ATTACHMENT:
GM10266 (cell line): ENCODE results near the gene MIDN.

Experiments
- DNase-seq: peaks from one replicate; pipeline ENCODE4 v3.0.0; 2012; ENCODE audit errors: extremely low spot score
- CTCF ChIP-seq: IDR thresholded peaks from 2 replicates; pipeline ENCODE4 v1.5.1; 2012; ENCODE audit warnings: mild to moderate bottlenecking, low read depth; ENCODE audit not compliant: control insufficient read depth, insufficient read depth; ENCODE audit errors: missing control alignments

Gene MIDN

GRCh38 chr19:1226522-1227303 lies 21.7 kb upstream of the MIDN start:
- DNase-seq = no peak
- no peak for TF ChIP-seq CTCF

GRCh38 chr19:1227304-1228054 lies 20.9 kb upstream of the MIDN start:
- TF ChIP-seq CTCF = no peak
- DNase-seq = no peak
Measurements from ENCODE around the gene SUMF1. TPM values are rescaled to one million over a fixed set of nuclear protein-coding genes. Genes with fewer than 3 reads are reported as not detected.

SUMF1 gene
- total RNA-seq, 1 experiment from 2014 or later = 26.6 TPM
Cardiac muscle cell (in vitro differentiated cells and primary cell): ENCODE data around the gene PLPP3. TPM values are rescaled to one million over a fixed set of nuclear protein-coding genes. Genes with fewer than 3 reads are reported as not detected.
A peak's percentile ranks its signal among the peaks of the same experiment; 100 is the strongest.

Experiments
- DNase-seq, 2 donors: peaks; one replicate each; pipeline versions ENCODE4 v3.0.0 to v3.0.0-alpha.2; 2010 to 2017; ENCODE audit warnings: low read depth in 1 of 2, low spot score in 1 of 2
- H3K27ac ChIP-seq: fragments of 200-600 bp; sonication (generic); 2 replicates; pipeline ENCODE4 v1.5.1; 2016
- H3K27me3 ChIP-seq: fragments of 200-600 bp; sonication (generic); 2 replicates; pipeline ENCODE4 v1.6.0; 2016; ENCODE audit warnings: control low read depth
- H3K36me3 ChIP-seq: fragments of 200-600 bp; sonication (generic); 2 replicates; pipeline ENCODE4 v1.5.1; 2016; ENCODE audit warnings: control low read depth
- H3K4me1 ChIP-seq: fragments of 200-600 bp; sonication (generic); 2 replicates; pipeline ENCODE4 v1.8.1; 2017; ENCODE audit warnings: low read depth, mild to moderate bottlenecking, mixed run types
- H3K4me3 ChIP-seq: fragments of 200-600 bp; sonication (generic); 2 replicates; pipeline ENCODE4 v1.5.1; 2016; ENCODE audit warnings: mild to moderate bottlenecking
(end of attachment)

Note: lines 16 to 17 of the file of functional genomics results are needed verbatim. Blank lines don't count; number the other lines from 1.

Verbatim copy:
A peak's percentile ranks its signal among the peaks of the same experiment; 100 is the strongest.

Experiments